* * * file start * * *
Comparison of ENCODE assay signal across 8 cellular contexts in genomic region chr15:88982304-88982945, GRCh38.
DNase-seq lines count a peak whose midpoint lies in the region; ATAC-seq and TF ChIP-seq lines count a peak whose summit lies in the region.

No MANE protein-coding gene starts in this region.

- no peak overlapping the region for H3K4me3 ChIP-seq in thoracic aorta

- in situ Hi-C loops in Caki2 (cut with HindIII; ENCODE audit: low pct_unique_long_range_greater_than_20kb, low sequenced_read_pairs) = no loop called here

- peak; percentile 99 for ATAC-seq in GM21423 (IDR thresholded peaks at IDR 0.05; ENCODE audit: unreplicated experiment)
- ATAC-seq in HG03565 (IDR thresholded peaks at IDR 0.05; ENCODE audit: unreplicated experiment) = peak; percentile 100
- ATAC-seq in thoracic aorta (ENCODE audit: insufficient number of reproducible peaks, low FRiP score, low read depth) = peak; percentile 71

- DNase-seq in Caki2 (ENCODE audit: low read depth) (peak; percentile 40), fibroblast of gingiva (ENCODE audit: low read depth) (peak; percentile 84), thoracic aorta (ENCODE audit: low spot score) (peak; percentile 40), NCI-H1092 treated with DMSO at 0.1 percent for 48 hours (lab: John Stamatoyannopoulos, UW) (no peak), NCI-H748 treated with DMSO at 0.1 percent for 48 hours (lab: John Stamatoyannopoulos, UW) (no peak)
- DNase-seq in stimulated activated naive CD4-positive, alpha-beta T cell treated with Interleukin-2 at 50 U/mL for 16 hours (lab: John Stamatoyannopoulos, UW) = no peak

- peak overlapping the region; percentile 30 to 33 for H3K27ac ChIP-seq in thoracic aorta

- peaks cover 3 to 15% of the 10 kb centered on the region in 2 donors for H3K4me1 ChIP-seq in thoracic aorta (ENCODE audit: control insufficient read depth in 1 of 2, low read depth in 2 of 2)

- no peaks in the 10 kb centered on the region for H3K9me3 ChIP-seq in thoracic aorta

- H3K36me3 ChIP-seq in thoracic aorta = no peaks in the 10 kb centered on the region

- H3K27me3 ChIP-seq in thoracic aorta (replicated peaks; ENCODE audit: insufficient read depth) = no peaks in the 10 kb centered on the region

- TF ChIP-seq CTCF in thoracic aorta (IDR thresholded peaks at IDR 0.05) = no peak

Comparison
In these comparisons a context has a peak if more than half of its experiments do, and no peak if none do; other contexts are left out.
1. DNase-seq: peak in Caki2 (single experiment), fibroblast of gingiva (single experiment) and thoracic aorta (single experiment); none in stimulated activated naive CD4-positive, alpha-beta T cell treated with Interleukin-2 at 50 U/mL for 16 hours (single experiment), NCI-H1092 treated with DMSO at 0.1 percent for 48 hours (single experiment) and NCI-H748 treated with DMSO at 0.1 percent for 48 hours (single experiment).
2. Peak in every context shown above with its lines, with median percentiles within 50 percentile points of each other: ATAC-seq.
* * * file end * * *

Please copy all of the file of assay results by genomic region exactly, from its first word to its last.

Comparison of ENCODE assay signal across 8 cellular contexts in genomic region chr15:88982304-88982945, GRCh38.
DNase-seq lines count a peak whose midpoint lies in the region; ATAC-seq and TF ChIP-seq lines count a peak whose summit lies in the region.

No MANE protein-coding gene starts in this region.

- no peak overlapping the region for H3K4me3 ChIP-seq in thoracic aorta

- in situ Hi-C loops in Caki2 (cut with HindIII; ENCODE audit: low pct_unique_long_range_greater_than_20kb, low sequenced_read_pairs) = no loop called here

- peak; percentile 99 for ATAC-seq in GM21423 (IDR thresholded peaks at IDR 0.05; ENCODE audit: unreplicated experiment)
- ATAC-seq in HG03565 (IDR thresholded peaks at IDR 0.05; ENCODE audit: unreplicated experiment) = peak; percentile 100
- ATAC-seq in thoracic aorta (ENCODE audit: insufficient number of reproducible peaks, low FRiP score, low read depth) = peak; percentile 71

- DNase-seq in Caki2 (ENCODE audit: low read depth) (peak; percentile 40), fibroblast of gingiva (ENCODE audit: low read depth) (peak; percentile 84), thoracic aorta (ENCODE audit: low spot score) (peak; percentile 40), NCI-H1092 treated with DMSO at 0.1 percent for 48 hours (lab: John Stamatoyannopoulos, UW) (no peak), NCI-H748 treated with DMSO at 0.1 percent for 48 hours (lab: John Stamatoyannopoulos, UW) (no peak)
- DNase-seq in stimulated activated naive CD4-positive, alpha-beta T cell treated with Interleukin-2 at 50 U/mL for 16 hours (lab: John Stamatoyannopoulos, UW) = no peak

- peak overlapping the region; percentile 30 to 33 for H3K27ac ChIP-seq in thoracic aorta

- peaks cover 3 to 15% of the 10 kb centered on the region in 2 donors for H3K4me1 ChIP-seq in thoracic aorta (ENCODE audit: control insufficient read depth in 1 of 2, low read depth in 2 of 2)

- no peaks in the 10 kb centered on the region for H3K9me3 ChIP-seq in thoracic aorta

- H3K36me3 ChIP-seq in thoracic aorta = no peaks in the 10 kb centered on the region

- H3K27me3 ChIP-seq in thoracic aorta (replicated peaks; ENCODE audit: insufficient read depth) = no peaks in the 10 kb centered on the region

- TF ChIP-seq CTCF in thoracic aorta (IDR thresholded peaks at IDR 0.05) = no peak

Comparison
In these comparisons a context has a peak if more than half of its experiments do, and no peak if none do; other contexts are left out.
1. DNase-seq: peak in Caki2 (single experiment), fibroblast of gingiva (single experiment) and thoracic aorta (single experiment); none in stimulated activated naive CD4-positive, alpha-beta T cell treated with Interleukin-2 at 50 U/mL for 16 hours (single experiment), NCI-H1092 treated with DMSO at 0.1 percent for 48 hours (single experiment) and NCI-H748 treated with DMSO at 0.1 percent for 48 hours (single experiment).
2. Peak in every context shown above with its lines, with median percentiles within 50 percentile points of each other: ATAC-seq.